The myth of Faust is so well-known that it almost feels unnecessary to read the actual works behind it. Still, knowing the contours of a story is one thing; first-hand reading of the text is something quite different. This was my first book by Marlowe, and I liked it a lot. The story is told rather straightforward but the basic drama doesn’t really need much dressing-up anyway. The young doctor Faust’s thirst for knowledge and power is so great that he signs a contract with the devil without much second-thought, and the drama culminates with the inevitable fulfilment of the contract 24 years later.

There are lots of Latin quotes and references to classic antiquity, so I much appreciated the notes. Still, the writing is not terribly difficult.

Feb 2, 2014, 10:36 am

Good to know that Doctor Faustus is not too difficult! And I agree, it is interesting to read a story that's been referenced so many times in popular culture. I had a similar reading experience with The Picture of Dorian Gray.

Feb 2, 2014, 11:40 am

>73 rabbitprincess: I think that is mostly the case with classics. If you are interested and has an idea about the story it's manegable. (Many have probably read classics in school where they are neither motivated nor know any of the references. That makes it seem harder than it actually is.) Still, it was good to have an edition with notes, an introduction and translations of the Latin quotes.

Feb 3, 2014, 5:46 am

Yeah I didn't find that one difficult at all. I read his Complete Plays from the library a bit ago. Except I skipped the one that one would need to have a dedicated knowledge of ...Roman, was it? history in order to make sense of. I read a few pages and was like, Nope, not happening! Haha. His others were alright, Faust was probably the best one.

Modificato: Feb 5, 2014, 5:28 pm

>72 Henrik_Madsen:-4 Faust Part II by Johann Wolfgang von Goethe, on the other hand, IS difficult. Even knowing the Faust legend from several sources the Walpurgis Night section is a bit confusing.

Feb 5, 2014, 6:22 pm

We picked up the Wordsworth Editions of that one last year, eventually I'll get to it!

Feb 13, 2014, 3:37 am

> 76 There are exceptions - many of them written in German! Guess I'll just have to take my time to wrestle with Goethe at some point since the Faust theme is really fascinating.

Feb 14, 2014, 7:06 am

Nora Roberts: High Noon

Book # 13
Category: Books (4/5)

3 stars
This is one of my first book bullets picked up somewhere on librarything - I don't remember where excactly - but I wasn't too pleased with this one. It's a bit slowpaced for a thriller and I wasn't too thrilled with the charachters. I never really found them believable. The best part was probably the negotiations, where Phoebe tried to talk some sense into desperate hostage takers.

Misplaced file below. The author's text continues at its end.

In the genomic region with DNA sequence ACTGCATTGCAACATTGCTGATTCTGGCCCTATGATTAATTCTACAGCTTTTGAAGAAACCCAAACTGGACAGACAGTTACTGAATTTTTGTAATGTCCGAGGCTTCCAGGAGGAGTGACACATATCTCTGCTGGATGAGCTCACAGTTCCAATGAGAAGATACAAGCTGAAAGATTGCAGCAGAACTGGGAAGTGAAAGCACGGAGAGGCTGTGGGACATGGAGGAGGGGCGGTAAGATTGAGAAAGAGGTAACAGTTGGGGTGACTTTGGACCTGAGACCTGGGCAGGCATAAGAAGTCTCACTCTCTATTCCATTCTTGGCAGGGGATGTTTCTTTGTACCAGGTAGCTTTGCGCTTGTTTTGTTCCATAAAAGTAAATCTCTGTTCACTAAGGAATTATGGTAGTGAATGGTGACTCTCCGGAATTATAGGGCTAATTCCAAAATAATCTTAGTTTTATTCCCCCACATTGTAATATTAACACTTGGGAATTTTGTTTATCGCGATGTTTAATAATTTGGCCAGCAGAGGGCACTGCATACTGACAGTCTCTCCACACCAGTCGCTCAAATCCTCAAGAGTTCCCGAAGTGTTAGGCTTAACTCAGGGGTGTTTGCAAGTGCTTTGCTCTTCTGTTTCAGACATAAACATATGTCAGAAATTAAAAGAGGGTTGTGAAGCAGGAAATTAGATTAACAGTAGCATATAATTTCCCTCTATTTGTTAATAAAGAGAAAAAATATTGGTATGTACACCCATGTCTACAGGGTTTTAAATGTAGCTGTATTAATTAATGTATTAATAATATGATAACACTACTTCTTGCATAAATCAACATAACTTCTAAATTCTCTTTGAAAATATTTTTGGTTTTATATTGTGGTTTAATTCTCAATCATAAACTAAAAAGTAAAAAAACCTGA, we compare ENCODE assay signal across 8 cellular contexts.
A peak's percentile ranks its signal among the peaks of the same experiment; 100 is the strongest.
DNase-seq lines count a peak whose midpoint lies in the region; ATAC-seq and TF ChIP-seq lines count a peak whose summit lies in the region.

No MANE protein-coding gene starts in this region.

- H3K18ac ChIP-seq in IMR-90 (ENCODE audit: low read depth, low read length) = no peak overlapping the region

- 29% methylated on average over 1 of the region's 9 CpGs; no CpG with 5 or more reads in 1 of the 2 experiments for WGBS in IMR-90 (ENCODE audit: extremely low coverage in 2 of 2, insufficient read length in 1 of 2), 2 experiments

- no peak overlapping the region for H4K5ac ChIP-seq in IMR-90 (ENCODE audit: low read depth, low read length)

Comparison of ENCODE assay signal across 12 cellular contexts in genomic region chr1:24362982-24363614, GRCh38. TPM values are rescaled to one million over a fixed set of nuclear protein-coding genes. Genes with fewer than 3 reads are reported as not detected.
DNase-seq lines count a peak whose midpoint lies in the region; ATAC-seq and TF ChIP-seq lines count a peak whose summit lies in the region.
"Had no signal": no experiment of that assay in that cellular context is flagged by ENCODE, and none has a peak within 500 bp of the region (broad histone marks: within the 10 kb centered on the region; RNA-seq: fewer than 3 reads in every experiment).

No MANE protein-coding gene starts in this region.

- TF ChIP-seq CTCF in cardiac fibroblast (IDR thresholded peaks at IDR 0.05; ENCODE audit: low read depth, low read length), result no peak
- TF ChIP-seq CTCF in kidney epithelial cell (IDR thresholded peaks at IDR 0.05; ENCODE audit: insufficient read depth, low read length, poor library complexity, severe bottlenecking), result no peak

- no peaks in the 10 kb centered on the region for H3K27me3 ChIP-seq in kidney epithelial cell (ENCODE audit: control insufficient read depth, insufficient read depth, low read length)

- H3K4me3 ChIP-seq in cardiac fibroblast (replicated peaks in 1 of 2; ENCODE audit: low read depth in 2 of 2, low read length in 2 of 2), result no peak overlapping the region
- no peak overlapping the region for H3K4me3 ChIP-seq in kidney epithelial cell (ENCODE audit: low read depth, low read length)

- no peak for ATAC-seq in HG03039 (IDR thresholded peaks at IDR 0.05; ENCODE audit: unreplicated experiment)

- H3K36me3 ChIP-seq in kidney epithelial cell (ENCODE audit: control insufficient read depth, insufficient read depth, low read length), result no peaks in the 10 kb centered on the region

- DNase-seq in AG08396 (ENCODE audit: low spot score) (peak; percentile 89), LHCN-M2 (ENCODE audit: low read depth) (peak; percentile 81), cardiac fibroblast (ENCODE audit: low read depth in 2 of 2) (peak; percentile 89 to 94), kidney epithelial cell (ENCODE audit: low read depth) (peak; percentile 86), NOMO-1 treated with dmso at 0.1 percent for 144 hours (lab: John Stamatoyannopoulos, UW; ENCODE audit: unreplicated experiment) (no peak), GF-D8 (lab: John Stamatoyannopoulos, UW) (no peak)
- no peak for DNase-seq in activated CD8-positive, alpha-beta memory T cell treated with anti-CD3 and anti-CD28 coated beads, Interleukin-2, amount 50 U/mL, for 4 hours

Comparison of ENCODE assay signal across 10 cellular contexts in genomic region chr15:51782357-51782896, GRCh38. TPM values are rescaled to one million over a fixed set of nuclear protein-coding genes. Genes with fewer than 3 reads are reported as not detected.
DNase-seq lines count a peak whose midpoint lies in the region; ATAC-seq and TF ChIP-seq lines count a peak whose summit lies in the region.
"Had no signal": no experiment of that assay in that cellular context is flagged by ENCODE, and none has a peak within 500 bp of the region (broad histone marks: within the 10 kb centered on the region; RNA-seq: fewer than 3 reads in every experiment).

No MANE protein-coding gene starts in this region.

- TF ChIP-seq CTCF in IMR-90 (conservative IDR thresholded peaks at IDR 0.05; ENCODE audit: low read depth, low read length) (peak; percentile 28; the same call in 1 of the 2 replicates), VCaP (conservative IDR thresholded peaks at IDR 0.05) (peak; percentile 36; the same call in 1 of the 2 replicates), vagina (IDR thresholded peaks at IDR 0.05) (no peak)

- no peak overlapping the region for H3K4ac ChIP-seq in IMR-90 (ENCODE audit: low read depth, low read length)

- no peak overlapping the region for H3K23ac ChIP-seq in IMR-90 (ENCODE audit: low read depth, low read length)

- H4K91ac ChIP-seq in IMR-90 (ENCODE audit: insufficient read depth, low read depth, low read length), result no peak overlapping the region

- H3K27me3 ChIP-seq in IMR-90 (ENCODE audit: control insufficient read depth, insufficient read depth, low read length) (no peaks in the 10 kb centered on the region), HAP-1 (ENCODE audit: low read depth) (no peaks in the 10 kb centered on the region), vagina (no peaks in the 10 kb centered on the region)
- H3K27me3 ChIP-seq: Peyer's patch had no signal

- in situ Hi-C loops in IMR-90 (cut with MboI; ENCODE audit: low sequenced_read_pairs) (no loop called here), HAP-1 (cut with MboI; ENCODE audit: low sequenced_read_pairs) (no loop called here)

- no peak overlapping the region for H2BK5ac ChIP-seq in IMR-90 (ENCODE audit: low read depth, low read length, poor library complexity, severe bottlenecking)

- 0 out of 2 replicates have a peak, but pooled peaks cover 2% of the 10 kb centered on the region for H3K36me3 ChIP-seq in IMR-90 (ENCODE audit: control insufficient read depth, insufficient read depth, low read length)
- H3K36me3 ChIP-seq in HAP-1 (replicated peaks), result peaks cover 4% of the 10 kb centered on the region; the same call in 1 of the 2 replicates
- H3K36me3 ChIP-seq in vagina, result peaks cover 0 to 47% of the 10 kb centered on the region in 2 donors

Feb 14, 2014, 8:35 am

Wow, I haven't read High Noon but I haven't read any Nora Roberts that I didn't like. Of course it has been a while since I read anything by her.

Sorry you didn't like it. Maybe THAT one should be in the 'boring books' category. . . :-)

(Bruce's evil twin :-))

Feb 14, 2014, 9:02 am

#79 Maybe it should! No, it wasn't bad and I felt entertained most of the way. It just wasn't good either, and it rubbed me the wrong way in a number of ways. Phoebe is just too perfect e.g., even her breakdowns are planned for the best possible time.

I see what Roberts does and I can appreciate the craftsmanship. It just never really touched me.

Modificato: Feb 14, 2014, 12:14 pm

Ferdinand von Schirach: Der Fall Collini

Book # 14
Category: Books for the beach, books for the plane (1/5)

3½ stars
The young attorney Caspar Leinen is chosen to defend Fabrizio Collini, who has very obviously murdered industrialist Hans Mayer. The real question is why, and defending Collini is difficult, since he refuses to even comment on it. To complicate matters further, Leinen knows Mayer very well and gets himself involved with his granddaughter Johanna. Still, he sticks to his duty and defends Collini. Once he unveils the motive, the crime presents itself in a very different light.

I like Schirachs writing, but I guessed the motive in the first chapter – it is VERY German – so the book was not much of a mystery.

Feb 14, 2014, 5:56 pm

I'm surprised that Nora Roberts wrote a stand-alone book! She usually seems to favour trilogies or quartets (and then of course there's the In Death series).

Feb 15, 2014, 8:06 am

>83 rabbitprincess: I didn't know that, but since I don't know if I'll read more from her hand, I'm glad it's a stand-alone book.

Feb 16, 2014, 9:28 am

Wolfgang Herrndorf: Tschick

Book # 15
Category: Books for the beach, books for the plane (2/5)

5 stars